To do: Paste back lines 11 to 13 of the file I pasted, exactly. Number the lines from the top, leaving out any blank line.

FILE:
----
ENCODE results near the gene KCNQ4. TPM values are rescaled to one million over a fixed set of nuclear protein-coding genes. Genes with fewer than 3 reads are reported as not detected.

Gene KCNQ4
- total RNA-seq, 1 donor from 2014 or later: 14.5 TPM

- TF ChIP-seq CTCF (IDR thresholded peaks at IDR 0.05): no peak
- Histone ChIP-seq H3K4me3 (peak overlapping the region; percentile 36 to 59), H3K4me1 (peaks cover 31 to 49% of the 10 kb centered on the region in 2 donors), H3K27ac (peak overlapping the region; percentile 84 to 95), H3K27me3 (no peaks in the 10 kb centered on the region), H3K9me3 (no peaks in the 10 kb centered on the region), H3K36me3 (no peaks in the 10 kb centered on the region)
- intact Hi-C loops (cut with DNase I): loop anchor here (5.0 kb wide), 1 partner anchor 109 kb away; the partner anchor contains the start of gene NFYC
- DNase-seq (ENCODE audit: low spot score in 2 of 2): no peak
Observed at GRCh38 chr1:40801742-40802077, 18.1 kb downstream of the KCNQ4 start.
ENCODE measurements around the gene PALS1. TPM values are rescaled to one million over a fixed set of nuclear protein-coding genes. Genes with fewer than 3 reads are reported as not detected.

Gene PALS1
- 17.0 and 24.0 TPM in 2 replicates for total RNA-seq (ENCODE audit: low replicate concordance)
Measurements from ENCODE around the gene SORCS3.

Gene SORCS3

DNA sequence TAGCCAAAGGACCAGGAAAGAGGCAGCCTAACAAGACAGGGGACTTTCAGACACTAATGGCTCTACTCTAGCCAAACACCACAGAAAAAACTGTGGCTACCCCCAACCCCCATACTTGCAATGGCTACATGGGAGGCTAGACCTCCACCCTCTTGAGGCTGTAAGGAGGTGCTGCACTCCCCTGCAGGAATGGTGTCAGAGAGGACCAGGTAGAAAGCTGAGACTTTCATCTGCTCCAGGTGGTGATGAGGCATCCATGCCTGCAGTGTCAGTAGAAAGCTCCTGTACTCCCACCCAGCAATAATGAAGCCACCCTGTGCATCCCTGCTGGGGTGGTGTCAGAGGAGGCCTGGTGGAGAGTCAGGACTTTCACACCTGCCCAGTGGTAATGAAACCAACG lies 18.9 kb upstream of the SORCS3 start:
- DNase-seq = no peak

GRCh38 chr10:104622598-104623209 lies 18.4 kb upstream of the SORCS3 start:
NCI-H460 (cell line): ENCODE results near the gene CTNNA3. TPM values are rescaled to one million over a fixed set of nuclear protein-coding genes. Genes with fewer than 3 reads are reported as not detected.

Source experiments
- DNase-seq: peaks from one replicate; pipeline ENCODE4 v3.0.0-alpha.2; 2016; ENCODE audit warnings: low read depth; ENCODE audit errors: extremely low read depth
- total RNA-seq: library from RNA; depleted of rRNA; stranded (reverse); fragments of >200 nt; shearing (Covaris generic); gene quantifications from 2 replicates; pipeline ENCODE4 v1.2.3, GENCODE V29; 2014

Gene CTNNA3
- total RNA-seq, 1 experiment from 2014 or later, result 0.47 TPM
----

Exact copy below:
- 17.0 and 24.0 TPM in 2 replicates for total RNA-seq (ENCODE audit: low replicate concordance)
Measurements from ENCODE around the gene SORCS3.

Gene SORCS3